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And in conclusion!
#11
Visi - yeah I know, I was pulling your leg abit there Big GrinBig Grin

When you look at likely alternative professions that utilise some of the skills of the field archaeologist - surveying, gardening, building conservation, IT, digging ditches, to name a few, there are poorly paid jobs available, but with at least a chance of receiving a fair reward eventually. And a fair smattering of people who feel they are wasting their lives and want to do something more meaningful, like archaeology.

There are also huge internal culture difference between non-profit and profit making organisations, and it is interesting to experience and understand both rather than living in the public/grant-aided/charity/profit-averse sector forever.

As far as wages and conditions, an independent diggers union could improve things. Lots of problems and work, but probably not alot more than the work David has put into BAJR over the years. Keep it online and virtual. Maybe start with some kind of registration of interest form.

The diggers union could then establish a proper wage structure (say 20-30% increase) and keep an eye on health and safety and other dodgy practices. I know this is old ground, but wondered if anything had been done specifically for archaeological fieldworkers. If The Kids Are United and all that.

It takes a socialist kind of approach to become a proper capitalist nowadays, or is it the other way round?

I'm starting to think an improved situation in archaeology would be better than leaving now.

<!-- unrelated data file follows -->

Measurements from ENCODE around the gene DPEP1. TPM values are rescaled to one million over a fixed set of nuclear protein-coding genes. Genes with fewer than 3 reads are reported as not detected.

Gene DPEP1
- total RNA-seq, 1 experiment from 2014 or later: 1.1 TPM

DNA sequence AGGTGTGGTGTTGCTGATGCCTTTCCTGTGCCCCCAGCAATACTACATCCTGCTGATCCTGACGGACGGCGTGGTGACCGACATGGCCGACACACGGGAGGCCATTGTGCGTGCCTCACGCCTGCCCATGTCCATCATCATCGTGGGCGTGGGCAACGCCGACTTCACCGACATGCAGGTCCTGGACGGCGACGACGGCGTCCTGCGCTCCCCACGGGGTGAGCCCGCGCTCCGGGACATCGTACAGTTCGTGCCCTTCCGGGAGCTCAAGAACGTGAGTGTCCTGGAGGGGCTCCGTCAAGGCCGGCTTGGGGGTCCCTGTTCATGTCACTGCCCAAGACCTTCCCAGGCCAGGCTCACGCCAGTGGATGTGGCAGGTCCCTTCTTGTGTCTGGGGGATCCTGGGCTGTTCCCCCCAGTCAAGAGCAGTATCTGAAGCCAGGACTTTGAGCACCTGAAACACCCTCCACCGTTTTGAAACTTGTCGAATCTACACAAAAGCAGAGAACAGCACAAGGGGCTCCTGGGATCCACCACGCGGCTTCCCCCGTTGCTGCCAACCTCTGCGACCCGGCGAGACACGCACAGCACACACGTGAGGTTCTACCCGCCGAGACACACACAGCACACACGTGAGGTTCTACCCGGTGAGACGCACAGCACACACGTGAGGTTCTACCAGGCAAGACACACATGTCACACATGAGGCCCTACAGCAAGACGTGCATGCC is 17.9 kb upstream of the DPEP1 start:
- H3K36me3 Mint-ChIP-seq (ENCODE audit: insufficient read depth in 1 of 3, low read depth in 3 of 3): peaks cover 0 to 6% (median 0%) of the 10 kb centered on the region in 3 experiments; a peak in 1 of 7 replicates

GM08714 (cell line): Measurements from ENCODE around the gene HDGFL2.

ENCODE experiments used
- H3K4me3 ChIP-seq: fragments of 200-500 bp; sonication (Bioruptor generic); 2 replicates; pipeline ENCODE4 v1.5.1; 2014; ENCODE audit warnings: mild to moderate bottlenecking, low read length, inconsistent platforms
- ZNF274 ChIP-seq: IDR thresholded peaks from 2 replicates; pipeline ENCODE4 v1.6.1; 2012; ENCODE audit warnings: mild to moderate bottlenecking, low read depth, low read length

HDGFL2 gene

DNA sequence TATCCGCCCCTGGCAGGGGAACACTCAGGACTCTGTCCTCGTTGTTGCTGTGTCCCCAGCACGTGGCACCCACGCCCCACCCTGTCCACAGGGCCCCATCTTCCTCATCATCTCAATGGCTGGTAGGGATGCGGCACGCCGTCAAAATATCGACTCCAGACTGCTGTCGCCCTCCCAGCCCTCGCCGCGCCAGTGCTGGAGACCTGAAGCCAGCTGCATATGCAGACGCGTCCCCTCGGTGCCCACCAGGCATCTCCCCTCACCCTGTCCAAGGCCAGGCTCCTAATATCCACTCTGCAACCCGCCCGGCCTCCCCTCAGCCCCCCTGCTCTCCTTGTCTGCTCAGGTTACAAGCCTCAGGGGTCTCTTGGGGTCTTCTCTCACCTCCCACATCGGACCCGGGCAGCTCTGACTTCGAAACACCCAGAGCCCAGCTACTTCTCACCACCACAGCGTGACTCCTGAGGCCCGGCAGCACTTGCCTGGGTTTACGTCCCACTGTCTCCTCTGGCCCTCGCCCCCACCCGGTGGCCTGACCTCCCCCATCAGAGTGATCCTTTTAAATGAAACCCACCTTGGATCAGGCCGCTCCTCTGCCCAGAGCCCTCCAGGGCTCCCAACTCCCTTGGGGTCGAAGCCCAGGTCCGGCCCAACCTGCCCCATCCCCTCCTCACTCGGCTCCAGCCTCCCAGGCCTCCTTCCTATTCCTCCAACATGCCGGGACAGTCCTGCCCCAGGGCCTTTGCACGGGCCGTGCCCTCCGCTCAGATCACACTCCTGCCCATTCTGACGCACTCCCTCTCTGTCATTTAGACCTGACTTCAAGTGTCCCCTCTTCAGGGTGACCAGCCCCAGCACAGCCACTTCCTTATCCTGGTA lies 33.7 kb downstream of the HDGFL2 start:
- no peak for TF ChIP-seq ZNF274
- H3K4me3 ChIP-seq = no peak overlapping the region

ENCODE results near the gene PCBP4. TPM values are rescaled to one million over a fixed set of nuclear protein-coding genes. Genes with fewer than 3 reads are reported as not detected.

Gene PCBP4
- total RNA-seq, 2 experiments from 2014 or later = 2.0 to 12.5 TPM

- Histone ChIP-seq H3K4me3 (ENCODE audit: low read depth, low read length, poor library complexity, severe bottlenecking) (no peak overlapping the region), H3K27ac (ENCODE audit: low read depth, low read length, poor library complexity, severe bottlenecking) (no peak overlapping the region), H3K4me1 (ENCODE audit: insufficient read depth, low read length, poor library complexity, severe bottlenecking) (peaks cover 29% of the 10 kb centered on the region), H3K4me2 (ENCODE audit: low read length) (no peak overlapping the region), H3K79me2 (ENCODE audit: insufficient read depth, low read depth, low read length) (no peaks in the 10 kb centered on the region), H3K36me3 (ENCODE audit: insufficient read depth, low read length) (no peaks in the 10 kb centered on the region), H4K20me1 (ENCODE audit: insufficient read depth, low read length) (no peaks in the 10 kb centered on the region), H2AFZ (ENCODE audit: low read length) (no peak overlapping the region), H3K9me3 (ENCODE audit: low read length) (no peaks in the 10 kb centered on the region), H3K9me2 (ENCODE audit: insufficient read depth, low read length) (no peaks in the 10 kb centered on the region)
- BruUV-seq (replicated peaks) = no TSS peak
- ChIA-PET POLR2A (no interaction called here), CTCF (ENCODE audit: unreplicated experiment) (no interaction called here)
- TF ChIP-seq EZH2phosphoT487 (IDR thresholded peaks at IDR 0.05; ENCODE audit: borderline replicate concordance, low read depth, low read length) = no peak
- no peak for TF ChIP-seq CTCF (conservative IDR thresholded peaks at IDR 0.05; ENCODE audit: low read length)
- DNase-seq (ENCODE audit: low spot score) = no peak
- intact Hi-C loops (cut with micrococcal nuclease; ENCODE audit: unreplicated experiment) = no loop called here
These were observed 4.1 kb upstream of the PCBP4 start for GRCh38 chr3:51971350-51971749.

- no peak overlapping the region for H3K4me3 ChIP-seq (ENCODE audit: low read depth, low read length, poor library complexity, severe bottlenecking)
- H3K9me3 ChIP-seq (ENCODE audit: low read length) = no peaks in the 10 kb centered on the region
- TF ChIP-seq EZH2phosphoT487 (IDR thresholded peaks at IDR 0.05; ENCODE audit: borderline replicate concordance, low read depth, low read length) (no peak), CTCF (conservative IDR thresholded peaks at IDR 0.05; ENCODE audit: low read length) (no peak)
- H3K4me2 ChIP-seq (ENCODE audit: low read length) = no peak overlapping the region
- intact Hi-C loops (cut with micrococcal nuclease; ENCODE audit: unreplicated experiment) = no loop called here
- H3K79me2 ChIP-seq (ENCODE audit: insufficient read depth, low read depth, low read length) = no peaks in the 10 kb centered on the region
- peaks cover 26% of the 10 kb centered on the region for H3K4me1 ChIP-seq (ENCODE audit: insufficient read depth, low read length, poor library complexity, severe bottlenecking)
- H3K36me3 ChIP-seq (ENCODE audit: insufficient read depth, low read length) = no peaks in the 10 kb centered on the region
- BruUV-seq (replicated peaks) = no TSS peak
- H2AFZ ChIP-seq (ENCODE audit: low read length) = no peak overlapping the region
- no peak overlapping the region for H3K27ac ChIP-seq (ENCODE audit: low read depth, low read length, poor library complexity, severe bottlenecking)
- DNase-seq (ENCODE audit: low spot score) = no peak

#12
Good points all round, but I am a bit confused by the first paragraph rant about hippies. Of all the people to blame for the state archaeology is in, scruffy workers are not at the top of my list. people who dress to impress are usually hiding some more basic inadequacy.
#13
Quote:quote:Originally posted by Oxbeast

people who dress to impress are usually hiding some more basic inadequacy.

But I thought that scruffs/crusties took exception to being judged by their own appearance, which makes it hypocritical to judge those in a suit. And one of the paradoxes that needs to be addressed if archaeology is to grow up.

A suit is the equivilant to a well-presented report or drawing, or even a tidy and well-organised site. Yes, a pretty report could be used to cover deficiencies, or could just be an outward (an recognised) sign of competence.
#14
Absolutely correct Pete. Horses for courses. Clearly one would wonder about someone turning up to dig dressed in a suit! Conversely if you are consorting with clients and other professionals it is not a good idea to turn up in combats and rigger boots. An Armani suit is not necessary, but a reasonably smart appearance is considered courteous in the real world. True, in my previous life, if on a purely "technical" site visit I would dress casually, but if attending a meeting etc then a jackey and tie was required. See also Doc Pete's remarks about cars.

Like it or not, presentation and the manner in which you conduct yourself are part of business life - and being professional!


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